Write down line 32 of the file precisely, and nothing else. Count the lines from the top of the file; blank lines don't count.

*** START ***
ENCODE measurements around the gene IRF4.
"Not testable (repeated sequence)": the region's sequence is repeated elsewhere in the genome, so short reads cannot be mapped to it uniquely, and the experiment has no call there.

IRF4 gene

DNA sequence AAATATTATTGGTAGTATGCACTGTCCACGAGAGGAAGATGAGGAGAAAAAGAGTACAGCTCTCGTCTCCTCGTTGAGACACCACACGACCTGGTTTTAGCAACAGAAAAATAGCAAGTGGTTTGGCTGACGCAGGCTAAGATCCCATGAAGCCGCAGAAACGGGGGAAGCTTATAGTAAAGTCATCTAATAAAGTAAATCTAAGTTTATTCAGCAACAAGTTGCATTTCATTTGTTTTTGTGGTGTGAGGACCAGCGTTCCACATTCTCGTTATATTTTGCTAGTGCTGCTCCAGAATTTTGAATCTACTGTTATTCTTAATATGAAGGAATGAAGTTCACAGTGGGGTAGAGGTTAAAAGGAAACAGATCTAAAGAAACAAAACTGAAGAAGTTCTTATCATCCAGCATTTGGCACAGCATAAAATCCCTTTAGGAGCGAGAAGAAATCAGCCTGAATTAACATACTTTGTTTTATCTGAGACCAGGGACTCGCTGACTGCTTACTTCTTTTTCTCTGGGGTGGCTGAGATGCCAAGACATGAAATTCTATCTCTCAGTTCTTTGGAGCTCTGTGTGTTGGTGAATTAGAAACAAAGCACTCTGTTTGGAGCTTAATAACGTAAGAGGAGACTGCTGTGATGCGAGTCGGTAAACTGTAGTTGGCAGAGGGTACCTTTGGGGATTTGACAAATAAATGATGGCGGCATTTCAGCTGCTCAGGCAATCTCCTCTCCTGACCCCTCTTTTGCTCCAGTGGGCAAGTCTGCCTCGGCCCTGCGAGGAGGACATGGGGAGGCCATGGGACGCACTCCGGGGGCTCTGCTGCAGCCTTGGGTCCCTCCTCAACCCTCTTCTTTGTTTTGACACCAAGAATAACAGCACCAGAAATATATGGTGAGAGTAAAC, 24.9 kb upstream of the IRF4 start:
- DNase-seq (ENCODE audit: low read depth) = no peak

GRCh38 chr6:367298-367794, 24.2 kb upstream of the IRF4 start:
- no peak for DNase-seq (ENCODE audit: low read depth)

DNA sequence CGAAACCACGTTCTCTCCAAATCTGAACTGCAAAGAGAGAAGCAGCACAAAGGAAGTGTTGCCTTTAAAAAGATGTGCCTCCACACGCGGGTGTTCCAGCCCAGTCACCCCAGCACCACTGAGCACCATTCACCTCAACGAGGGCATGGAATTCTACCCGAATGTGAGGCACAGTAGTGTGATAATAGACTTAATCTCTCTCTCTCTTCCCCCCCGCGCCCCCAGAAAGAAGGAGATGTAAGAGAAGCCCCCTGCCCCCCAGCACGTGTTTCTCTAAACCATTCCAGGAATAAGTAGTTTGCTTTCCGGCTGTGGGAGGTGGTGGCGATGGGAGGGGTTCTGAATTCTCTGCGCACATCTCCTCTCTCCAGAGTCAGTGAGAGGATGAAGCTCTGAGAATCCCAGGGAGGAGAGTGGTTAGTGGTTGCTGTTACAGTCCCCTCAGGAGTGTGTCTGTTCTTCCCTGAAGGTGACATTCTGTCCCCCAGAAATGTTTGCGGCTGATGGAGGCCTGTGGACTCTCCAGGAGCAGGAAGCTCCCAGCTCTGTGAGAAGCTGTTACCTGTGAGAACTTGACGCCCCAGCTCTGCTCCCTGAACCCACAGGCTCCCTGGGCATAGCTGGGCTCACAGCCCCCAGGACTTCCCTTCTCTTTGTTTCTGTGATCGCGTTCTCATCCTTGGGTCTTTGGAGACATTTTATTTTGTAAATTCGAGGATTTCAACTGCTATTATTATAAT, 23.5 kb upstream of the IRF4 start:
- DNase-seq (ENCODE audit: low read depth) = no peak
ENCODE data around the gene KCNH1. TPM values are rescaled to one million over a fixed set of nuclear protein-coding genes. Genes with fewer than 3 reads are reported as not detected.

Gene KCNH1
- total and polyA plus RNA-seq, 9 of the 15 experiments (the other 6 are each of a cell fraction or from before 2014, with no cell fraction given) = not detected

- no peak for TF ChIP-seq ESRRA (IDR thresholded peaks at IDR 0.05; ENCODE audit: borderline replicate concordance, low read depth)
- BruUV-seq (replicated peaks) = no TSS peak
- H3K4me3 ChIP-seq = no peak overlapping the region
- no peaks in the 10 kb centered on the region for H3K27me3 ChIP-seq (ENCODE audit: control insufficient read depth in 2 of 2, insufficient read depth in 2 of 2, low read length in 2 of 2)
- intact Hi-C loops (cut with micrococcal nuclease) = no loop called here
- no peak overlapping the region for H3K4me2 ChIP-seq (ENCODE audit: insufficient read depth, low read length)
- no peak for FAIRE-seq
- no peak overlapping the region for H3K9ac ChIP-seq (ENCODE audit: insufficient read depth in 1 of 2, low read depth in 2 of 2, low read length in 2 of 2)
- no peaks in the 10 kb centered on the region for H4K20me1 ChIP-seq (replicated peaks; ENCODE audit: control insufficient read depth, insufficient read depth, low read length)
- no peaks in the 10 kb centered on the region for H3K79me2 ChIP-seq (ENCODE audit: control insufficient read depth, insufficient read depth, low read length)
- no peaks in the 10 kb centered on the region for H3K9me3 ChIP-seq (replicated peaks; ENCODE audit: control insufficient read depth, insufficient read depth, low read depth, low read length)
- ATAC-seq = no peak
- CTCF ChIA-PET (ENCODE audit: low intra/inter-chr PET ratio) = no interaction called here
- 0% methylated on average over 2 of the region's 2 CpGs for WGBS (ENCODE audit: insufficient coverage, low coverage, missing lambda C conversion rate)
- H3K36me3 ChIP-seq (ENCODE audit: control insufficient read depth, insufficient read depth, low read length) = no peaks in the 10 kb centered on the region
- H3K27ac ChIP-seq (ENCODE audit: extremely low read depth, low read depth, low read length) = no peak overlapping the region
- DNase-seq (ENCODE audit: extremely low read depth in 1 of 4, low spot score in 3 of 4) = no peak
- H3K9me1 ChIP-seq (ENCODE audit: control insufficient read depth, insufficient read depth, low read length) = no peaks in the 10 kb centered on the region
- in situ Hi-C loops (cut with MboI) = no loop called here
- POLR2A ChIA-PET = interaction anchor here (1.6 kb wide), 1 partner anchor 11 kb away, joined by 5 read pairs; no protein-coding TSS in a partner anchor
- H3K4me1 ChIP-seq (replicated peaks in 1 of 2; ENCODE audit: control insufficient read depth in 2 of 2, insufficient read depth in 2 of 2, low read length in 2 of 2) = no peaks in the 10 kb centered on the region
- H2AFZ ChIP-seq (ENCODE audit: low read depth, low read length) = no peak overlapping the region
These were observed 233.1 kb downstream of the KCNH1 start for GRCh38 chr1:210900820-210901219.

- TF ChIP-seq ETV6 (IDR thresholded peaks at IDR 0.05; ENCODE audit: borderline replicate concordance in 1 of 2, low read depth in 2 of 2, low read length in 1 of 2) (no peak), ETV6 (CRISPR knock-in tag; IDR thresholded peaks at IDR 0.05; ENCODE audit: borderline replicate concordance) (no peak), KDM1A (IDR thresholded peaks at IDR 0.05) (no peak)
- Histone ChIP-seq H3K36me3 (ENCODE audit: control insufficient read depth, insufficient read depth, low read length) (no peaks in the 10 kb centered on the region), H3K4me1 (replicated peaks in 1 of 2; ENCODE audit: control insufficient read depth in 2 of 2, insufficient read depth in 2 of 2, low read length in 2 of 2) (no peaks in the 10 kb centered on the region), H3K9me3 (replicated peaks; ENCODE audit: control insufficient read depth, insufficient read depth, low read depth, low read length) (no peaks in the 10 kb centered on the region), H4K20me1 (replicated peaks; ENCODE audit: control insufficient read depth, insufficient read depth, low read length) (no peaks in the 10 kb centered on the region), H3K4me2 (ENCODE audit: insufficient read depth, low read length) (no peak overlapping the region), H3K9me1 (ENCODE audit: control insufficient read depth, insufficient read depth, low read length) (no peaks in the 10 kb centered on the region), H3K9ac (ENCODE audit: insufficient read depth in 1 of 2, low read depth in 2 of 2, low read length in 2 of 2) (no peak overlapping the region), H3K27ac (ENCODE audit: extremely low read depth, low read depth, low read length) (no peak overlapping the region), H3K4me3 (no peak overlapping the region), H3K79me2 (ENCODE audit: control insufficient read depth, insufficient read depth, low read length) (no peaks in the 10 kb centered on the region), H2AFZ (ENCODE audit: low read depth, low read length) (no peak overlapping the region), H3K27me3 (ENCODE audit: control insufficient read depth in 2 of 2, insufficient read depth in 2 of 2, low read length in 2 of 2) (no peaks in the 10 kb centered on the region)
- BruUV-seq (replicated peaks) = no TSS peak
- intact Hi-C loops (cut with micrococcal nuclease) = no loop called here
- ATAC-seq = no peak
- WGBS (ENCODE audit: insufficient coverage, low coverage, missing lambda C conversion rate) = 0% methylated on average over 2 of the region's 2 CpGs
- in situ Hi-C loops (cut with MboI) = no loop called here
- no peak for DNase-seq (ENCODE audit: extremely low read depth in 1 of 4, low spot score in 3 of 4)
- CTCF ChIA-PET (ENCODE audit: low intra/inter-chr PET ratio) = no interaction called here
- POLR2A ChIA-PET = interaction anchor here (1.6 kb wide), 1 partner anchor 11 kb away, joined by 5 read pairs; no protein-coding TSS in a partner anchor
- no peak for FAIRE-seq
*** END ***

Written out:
- POLR2A ChIA-PET = interaction anchor here (1.6 kb wide), 1 partner anchor 11 kb away, joined by 5 read pairs; no protein-coding TSS in a partner anchor